North Korea warns military cleared to wage nuclear attack
PYONGYANG, North Korea - Ratcheting up the rhetoric, North Korea warned early Thursday that its military has been cleared to wage an attack on the U.S. using "smaller, lighter and diversified nuclear" weapons.
The Pentagon, meanwhile, said Wednesday that it will deploy a missile defense system to the U.S. Pacific territory of Guam to strengthen the region's protections against a possible attack.
The warning from an unnamed army spokesman and carried by Pyongyang's state-run news agency was latest in a series of escalating threats from North Korea, which has railed for weeks against joint U.S. and South Korean military exercises taking place in South Korea and has expressed anger over tightened sanctions for a February nuclear test.
Washington calls the military drills, which this time have incorporated nuclear-capable stealth bombers, routine annual exercises between the allies. Pyongyang calls them rehearsals for a northward invasion.
The foes fought on opposite sides of the three-year Korean War, which ended in a truce in 1953. The divided Korean Peninsula remains in a technical state of war, and Washington keeps 28,500 troops in South Korea to protect the ally.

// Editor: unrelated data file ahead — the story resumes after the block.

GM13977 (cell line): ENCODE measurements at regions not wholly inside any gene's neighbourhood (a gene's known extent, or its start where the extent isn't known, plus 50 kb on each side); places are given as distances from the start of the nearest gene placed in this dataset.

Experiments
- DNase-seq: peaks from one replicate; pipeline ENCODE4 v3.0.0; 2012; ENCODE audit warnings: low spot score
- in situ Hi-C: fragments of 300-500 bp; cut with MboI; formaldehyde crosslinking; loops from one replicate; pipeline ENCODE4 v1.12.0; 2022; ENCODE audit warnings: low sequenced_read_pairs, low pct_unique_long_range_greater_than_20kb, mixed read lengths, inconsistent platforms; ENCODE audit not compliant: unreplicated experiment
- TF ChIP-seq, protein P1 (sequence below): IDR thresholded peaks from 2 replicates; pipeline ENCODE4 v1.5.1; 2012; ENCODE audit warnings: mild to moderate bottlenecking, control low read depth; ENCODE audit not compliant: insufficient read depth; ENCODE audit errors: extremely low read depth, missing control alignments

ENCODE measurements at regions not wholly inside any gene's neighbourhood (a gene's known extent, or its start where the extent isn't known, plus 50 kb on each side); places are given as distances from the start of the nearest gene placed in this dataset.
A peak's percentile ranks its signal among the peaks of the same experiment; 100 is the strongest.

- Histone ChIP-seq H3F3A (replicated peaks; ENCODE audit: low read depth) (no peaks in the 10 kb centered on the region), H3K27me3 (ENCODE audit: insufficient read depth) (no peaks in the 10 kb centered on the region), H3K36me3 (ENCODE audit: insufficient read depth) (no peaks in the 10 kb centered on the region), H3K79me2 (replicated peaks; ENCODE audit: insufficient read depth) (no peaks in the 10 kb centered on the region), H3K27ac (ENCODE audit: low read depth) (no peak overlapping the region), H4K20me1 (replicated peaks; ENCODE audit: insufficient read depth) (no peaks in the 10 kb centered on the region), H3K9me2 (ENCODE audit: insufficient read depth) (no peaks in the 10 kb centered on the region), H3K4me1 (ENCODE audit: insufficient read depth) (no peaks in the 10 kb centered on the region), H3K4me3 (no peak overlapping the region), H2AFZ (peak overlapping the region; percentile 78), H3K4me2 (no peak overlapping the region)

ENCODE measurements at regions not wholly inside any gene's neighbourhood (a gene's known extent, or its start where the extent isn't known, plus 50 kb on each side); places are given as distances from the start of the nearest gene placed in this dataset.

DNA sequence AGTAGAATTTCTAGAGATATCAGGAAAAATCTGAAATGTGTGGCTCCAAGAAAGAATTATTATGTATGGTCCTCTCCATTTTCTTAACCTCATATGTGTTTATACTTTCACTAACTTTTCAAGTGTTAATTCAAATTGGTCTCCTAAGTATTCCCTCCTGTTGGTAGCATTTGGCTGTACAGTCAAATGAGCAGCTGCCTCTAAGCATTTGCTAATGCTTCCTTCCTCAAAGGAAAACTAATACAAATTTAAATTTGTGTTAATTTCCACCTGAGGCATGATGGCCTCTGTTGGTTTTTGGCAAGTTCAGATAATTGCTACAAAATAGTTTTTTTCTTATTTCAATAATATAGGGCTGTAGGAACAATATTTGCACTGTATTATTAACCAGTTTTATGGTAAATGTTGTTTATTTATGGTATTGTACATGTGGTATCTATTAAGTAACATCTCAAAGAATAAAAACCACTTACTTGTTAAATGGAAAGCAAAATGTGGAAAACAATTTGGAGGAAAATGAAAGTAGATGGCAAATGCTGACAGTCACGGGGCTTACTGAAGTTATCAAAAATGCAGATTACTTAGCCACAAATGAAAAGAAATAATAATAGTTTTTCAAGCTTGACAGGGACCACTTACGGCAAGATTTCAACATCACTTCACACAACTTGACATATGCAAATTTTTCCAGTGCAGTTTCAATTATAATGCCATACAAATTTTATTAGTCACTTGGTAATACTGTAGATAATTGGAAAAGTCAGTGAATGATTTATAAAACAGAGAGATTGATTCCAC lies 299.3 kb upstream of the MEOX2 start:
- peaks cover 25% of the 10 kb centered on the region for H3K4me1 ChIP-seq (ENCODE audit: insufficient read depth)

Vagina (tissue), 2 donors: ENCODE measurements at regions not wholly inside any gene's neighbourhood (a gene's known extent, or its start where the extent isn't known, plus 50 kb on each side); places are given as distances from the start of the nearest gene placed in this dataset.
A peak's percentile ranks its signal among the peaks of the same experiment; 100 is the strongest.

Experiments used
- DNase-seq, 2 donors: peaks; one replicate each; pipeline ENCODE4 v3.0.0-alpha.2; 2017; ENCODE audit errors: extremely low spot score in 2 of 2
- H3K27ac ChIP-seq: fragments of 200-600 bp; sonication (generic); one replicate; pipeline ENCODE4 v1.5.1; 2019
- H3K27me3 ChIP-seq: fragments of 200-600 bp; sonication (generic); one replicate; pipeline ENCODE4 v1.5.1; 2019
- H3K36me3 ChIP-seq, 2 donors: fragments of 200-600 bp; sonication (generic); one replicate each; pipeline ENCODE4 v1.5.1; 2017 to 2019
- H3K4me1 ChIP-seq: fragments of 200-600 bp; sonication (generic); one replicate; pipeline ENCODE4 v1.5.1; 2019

The military statement said North Korean troops had been authorized to counter U.S. aggression with "powerful practical military counteractions," including nuclear weapons.
However, North Korea's nuclear strike capabilities remain unclear. Pyongyang is believed to be working toward building an atomic bomb small enough to mount on a long-range missile but is thought to be several years from being capable of mastering the technology.
Northwest Detroiters employ community policing to curtail crime rates
Some might view the problem of crime in Detroit as "hopeless", but many city residents haven't given up so easily
by Britney Spear
Detroiters are rallying together for a unified cause to curtail crime in their neighborhoods. They are selflessly giving their time and effort to engage in community policing, an initiative that aims to drive out the criminals and make the streets of Detroit safer.
The Winship Community Association is a group based in Northwest Detroit. The non-profit organization has served the nearby community by helping bring attention to and resolve it's biggest challenges.
At it's most recent meeting, members voiced pressing concerns related to dangerous activities taking place in their neighborhoods. Among influencing factors, they discussed the poor condition of nearby Peterson Park. Residents referenced recent shootings, loitering, parked cars and overall upkeep.